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Functional fungal extracts from the Quorn fermentation co-product as novel partial egg white replacers

  • J. LonchampEmail author
  • M. Akintoye
  • P. S. Clegg
  • S. R. Euston
Open Access
Original Paper
  • 216 Downloads

Abstract

The production of mycoprotein biomass by Marlow Foods for use in their meat alternative brand Quorn is a potential source of sustainable alternatives to functional ingredients of animal origin for the food industry. The conversion of this viscoelastic biomass into the Quorn meat-like texture relies on functional synergy with egg white (EW), effectively forming a fibre gel composite. In a previous study, we reported that an extract (retentate 100 or R100) obtained from the Quorn fermentation co-product (centrate) via ultrafiltration displayed good foaming, emulsifying, and rheological properties. This current study investigated if a possible similar synergy between EW and R100 could be exploited to partially replace EW as foaming and/or gelling ingredient. The large hyphal structures characteristic of R100 solutions were observed in EW–R100 mixtures, while EW–R100 gels showed dense networks of entangled hyphal aggregates and filaments. R100 foams prepared by frothing proved less stable than EW ones; however, a 75/25 w/w EW–R100 mixture displayed a similar foam stability to EW. Simlarly, R100 hydrogels proved less viscoelastic than EW ones; however, the viscoelasticity of gels prepared with 50/50 w/w and 75/25 w/w EW–R100 proved similar to those of EW gels, while 75/25 w/w EW–R100 gels displayed similar hardness to EW ones. Both results highlighted a functional synergy between the R100 material and EW proteins. In parallel tensiometry measurements highlighted the presence of surface-active material in EW–R100 mixtures contributing to their high foaming properties. These results highlighted the potential of functional extracts from the Quorn fermentation process for partial EW replacement as foaming and gelling agent, and the complex nature of the functional profile of EW–R100 mixtures, with contributions reported for both hyphal structures and surface-active material.

Graphic abstract

Keywords

Quorn Co-product Centrate Egg White Replacement 

Introduction

Due to its excellent foaming properties, egg white is widely used in desserts, cakes, biscuits, and many aerated prepared dishes including soufflés and mousses. Egg white also displays excellent gelling properties used for various cooking or baking applications. However, due to the high environmental costs and market volatility of animal-derived functional ingredients including milk and egg proteins, the food industry is looking for sustainable alternatives [1]. One of the strategies employed consists in screening unexploited co-product streams from the food industry for extraction of potential functional alternatives. In this context, the production of mycoprotein by Marlow Foods for use in their meat alternative product Quorn is a potential source of sustainable functional ingredients. The term mycoprotein refers to the high-protein biomass produced by fermentation of the fungus Fusarium venenatum A3/5 (ATCC PTA-2684) by Marlow Foods, which forms the basis of their Quorn brand products. Mycoprotein contains all essential amino acids [2] and the net protein utilisation value of Fusarium venenatum mycoprotein is comparable to that of milk [3]. Moreover, the fermentation of starch into protein by Fusarium venenatum results in 90% lower emission of greenhouse gases and benefits in terms of land and water footprints in comparison with beef products [4].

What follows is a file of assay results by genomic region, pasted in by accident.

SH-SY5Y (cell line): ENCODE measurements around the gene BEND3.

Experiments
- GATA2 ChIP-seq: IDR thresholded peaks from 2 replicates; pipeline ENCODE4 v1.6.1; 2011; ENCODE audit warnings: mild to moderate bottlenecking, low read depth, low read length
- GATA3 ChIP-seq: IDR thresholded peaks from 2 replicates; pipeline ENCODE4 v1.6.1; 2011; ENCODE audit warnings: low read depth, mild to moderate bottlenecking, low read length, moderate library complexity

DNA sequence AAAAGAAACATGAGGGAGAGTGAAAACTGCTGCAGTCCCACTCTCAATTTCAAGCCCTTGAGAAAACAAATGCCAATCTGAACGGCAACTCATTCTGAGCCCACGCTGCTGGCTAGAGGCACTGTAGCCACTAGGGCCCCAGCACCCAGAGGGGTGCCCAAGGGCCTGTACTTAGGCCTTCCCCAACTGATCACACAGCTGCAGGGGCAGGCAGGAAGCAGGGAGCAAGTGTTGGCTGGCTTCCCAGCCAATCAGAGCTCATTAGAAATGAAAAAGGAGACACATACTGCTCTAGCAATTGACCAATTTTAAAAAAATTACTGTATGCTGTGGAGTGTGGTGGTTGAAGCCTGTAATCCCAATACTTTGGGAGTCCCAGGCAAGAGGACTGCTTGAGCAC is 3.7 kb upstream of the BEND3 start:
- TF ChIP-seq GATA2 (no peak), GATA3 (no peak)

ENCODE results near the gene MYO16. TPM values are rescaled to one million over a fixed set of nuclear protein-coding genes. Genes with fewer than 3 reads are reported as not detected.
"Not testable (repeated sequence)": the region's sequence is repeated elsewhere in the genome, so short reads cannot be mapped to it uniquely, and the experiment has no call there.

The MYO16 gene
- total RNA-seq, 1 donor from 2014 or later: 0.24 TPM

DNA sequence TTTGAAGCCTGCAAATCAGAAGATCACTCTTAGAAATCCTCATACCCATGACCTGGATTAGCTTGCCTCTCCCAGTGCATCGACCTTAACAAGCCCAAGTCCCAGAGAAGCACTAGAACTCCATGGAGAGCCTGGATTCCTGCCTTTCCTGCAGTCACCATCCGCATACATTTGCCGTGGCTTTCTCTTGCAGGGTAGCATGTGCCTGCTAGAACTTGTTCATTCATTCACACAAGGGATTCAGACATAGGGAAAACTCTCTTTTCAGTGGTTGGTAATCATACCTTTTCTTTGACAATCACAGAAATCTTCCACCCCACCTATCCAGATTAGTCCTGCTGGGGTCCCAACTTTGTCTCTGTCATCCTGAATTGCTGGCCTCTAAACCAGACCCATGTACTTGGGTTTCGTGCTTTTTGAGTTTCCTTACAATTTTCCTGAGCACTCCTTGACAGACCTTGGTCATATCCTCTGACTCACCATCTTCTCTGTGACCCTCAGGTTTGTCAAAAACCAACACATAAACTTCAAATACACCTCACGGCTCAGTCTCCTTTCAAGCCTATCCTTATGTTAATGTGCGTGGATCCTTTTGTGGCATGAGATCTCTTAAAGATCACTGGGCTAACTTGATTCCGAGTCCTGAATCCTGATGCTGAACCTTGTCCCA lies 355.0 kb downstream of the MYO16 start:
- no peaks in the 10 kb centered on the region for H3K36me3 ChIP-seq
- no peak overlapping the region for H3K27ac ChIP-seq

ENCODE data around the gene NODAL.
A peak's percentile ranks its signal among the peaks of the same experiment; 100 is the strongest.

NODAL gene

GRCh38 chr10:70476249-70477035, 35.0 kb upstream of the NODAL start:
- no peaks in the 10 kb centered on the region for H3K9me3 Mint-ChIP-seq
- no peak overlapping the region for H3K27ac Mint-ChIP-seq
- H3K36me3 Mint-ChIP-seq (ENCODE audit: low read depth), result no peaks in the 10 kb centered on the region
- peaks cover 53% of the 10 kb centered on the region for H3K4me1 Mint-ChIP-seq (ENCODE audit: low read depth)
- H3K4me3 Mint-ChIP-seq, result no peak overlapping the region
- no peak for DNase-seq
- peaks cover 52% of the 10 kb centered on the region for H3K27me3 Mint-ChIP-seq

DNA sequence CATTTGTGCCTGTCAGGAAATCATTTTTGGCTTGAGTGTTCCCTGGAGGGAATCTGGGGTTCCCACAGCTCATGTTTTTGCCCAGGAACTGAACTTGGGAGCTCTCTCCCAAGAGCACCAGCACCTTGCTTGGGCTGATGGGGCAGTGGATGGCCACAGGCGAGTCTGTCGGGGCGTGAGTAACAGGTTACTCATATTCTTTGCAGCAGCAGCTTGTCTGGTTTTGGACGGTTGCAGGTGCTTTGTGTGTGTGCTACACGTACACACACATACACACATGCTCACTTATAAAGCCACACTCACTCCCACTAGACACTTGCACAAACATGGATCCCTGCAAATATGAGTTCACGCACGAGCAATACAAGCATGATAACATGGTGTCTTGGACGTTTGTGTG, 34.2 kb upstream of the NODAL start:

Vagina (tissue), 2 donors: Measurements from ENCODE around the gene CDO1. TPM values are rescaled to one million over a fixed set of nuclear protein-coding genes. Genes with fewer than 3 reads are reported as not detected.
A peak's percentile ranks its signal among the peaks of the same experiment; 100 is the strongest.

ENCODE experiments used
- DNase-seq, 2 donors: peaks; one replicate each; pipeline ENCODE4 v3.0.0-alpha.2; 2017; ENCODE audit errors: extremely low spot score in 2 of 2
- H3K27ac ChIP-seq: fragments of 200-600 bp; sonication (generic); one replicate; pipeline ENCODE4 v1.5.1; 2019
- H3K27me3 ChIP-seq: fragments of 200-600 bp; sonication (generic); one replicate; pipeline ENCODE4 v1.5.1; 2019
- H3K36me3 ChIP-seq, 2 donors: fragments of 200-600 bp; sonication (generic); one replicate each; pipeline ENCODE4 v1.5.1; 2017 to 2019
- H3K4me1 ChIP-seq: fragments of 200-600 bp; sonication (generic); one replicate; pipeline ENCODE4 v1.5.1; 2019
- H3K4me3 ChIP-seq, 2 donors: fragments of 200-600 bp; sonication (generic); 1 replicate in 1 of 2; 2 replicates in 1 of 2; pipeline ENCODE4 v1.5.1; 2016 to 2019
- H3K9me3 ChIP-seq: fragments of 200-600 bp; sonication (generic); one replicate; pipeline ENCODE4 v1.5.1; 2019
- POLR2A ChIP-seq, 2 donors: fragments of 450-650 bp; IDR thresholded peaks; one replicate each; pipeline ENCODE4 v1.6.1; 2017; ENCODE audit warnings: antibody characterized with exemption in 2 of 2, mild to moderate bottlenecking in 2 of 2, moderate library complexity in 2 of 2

Following fermentation, the broth undergoes an RNA-reduction step during which it is first heat-shocked above 68 °C for 30–45 min, then further heated at 90 °C, and finally centrifuged [5]. This heat shock step stops growth, disrupts ribosomes, and activates endogenous RNAases which break down cellular RNA to nucleotides [5]. The resulting solid deposit (mycoprotein biomass) is then processed into a dough ready for conversion to the meat-like texture characteristic of Quorn foods. However, the heat-shock RNA-reduction step also induces diffusion of a fraction of the cell components through the cell wall [5]. The liquid supernatant (centrate) generated by the subsequent centrifugation step thus contains residual hyphal biomass, carbohydrates, nucleotides, and proteins as well as the residues of the fermentation feedstock, and is currently an unexploited co-product stream.

Following centrifugation, the viscoelastic mycoprotein biomass is mixed with egg albumen and the material is discharged into industrial block formers. The pressure exerted allied with the flow characteristics of the mixed material result in the introduction of laminations or layers which can be considered as textural precursors for the final meat-like texture [6]. The mix is heated to 90 °C then chilled and frozen to approximately − 10 °C. This controlled freezing step results in an entangled mass of mycoprotein hyphae with gelled albumen protein within the interstitial space, a system described as fibre gel composite which confers a meat-like texture to the products [6].